We spend a
considerable part of our lives in buildings and cities designed for us by
architects and urban planners. What normative considerations should guide the
design of such spaces? What social role should architecture aim to play? And
what criteria should we use to assess whether an architectural intervention is
successful or not? This course
seeks to address these questions by bringing architecture in conversation with
political theory. It examines how political theory can inform our thinking
about architecture, and how the work of architects and urban planners—with its
attention to the specificities of the built environment—can advance our
thinking about politics.
Architecture, Space, and Politics
Stanford University, Spring 2017
Collective action problems arise when actions that are individually rational give rise to results that are collectively irrational. Scholars have thought in these terms about a wide range of political phenomena. We examine their findings and probe the theoretical foundations of their approach. What does this way of thinking about politics bring into focus, and what does it leave out? What role do formal and informal institutions play in resolving collective action problems? And what if the required institutions are absent? Are we, as individuals, morally required to cooperate even if we expect that others may not play their part?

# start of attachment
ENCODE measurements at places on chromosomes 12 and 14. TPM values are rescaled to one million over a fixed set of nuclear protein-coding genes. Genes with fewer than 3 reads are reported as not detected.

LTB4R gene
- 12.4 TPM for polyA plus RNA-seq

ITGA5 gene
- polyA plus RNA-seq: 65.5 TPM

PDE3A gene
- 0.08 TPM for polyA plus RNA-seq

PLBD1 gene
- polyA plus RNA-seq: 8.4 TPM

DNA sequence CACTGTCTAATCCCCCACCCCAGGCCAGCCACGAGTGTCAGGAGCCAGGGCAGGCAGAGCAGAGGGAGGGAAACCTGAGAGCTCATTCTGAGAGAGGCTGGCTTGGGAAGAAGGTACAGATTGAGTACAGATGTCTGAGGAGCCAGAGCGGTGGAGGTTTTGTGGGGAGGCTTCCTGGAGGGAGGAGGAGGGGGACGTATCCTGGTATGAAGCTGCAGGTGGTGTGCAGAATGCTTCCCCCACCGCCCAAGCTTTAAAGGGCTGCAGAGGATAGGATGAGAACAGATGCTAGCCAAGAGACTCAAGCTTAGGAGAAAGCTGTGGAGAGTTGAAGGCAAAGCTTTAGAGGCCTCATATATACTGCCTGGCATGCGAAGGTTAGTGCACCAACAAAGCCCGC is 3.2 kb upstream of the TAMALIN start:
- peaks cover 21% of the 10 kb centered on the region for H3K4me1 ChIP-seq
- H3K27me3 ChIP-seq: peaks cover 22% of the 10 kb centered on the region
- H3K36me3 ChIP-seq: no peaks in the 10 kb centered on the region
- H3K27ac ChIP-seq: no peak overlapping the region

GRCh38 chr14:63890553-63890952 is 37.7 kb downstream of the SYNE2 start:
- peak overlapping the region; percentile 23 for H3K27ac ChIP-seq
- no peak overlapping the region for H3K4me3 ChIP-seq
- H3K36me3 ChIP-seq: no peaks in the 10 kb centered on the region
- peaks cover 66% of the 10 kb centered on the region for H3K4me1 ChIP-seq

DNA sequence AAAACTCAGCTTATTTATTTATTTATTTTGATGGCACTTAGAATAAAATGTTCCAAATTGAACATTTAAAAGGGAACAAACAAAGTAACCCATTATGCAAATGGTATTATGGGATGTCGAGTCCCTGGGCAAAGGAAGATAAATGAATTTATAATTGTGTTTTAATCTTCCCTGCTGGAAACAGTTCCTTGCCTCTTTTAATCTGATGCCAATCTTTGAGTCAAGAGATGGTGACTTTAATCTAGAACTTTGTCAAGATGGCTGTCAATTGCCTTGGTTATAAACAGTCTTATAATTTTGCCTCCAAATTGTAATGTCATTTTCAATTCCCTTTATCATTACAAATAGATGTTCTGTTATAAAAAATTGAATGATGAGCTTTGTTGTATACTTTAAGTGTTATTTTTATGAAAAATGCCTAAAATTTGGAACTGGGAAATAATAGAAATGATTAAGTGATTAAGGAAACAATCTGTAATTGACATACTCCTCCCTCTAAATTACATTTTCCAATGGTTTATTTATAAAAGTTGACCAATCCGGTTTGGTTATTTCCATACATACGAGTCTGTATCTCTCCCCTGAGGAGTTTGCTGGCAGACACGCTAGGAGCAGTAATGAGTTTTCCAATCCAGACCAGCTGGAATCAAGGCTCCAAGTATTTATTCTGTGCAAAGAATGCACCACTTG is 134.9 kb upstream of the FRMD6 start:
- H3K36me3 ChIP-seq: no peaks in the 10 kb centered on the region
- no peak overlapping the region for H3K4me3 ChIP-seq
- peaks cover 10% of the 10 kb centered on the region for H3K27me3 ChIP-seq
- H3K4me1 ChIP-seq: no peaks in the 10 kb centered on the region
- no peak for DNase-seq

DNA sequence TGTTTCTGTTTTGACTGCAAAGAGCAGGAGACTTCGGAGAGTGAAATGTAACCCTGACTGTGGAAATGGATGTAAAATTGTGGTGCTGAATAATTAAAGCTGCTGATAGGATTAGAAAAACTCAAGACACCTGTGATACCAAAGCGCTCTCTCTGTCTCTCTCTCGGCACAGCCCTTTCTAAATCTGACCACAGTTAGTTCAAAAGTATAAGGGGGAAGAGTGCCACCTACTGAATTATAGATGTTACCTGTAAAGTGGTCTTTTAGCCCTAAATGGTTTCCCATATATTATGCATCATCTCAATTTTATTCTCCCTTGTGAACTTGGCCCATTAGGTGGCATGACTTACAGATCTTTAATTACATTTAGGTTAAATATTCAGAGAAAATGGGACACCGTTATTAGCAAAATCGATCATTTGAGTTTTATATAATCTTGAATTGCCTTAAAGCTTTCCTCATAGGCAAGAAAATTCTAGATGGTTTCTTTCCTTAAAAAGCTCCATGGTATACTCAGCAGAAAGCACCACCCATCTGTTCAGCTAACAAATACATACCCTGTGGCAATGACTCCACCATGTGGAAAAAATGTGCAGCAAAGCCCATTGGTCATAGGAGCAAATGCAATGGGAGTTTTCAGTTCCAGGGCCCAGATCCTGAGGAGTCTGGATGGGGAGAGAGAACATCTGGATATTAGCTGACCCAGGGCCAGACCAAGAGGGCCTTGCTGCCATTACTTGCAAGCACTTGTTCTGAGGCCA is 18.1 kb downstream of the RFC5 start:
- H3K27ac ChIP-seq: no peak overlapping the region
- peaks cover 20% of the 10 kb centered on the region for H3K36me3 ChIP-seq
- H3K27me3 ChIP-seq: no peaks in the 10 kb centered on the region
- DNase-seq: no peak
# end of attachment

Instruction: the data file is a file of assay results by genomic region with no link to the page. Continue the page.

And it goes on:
The Ethics and Politics of Collective Action
Stanford University, Spring 2016
What is power? How should we conceptualize it? How should we go about studying it? This course introduces students to various ways of answering these questions. Readings are drawn from political theory, and from a variety of empirical disciplines, including political science, sociology, anthropology, and psychology.
Harvard University, Spring 2013
The high period of German Idealism (from 1781, the date of the publication of Kant’s Critique of Pure Reason, to the death of Hegel in 1831) is one of the most revolutionary in the history of philosophy. This course uses the central ideas of history and freedom as a guide to survey this period. It also traces how modern conceptions of freedom, the self, and the historical character of knowledge have their origins in the Idealists’ thought.
History and Freedom in German Idealism
Teaching Fellow for Prof. Michael Rosen
Harvard University, Fall 2010 and 2012
This course investigates the central problems of political theory that concern the justification of democracy. Is democratic rule the uniquely just form of collective decision-making? What political institutions best express the democratic values of equality, deliberation, and participation? What are the moral responsibilities of citizens – whose representatives exercise political power in their name? Is democracy a human right? Readings integrate contemporary work in political philosophy with canonical thinkers, including Plato, Aristotle, Rousseau, and J.S. Mill.
Foundations of Political Theory
Teaching Fellow for Prof. Eric Beerbohm
The Left has identified itself throughout modern world history as a party of opinion that seeks to transform the institutions of society for the sake of greater equality and empowerment. It has claimed to champion the interests of ordinary working men and women. It now finds itself disoriented. The disorientation concerns both its institutional proposals and its assumptions about the ideal and the possible. This course explores the meaning of this disorientation and the way it can be overcome. It does so both historically and programmatically: by exploring the rise and fall in the nineteenth and twentieth centuries of the idea of a progressive alternative to established institutions as well as by considering the directions the Left now takes, can take, and should take.
The Past and Future of the Left
Teaching Fellow for Prof. Roberto Unger